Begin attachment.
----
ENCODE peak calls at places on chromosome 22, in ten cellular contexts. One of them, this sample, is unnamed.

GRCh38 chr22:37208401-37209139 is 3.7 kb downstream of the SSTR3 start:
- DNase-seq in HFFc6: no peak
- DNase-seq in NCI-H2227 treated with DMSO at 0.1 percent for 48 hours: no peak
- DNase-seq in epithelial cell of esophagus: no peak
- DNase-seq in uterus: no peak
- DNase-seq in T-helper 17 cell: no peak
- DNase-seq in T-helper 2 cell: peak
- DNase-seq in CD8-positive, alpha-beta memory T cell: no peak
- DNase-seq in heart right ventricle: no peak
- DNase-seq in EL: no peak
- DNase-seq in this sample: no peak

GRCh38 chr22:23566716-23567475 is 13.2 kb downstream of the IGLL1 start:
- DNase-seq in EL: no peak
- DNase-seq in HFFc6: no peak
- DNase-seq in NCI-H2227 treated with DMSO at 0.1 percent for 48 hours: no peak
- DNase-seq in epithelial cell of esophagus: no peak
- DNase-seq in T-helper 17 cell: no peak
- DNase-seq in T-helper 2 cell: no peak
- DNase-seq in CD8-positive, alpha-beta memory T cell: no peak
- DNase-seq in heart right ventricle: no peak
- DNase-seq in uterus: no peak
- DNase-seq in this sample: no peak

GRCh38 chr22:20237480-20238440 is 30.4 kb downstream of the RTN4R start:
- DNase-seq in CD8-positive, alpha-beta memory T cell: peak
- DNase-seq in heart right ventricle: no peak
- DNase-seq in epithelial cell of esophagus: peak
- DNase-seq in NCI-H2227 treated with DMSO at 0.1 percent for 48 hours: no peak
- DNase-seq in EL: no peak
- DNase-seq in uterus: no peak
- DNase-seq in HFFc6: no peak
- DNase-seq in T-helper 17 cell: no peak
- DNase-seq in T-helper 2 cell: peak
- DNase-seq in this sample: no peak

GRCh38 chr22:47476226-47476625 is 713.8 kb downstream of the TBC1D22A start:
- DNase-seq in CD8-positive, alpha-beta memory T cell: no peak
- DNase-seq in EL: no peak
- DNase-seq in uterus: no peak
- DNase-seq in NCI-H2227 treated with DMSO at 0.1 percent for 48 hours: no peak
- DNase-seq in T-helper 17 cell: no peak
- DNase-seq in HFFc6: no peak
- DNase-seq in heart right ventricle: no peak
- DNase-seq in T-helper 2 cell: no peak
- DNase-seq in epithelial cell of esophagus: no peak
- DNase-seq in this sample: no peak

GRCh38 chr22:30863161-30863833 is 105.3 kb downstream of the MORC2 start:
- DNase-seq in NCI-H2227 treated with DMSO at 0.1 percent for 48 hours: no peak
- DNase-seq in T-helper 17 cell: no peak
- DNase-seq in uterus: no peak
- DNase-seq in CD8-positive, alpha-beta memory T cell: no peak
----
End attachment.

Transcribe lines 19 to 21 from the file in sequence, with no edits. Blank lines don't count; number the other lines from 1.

- DNase-seq in T-helper 2 cell: no peak
- DNase-seq in CD8-positive, alpha-beta memory T cell: no peak
- DNase-seq in heart right ventricle: no peak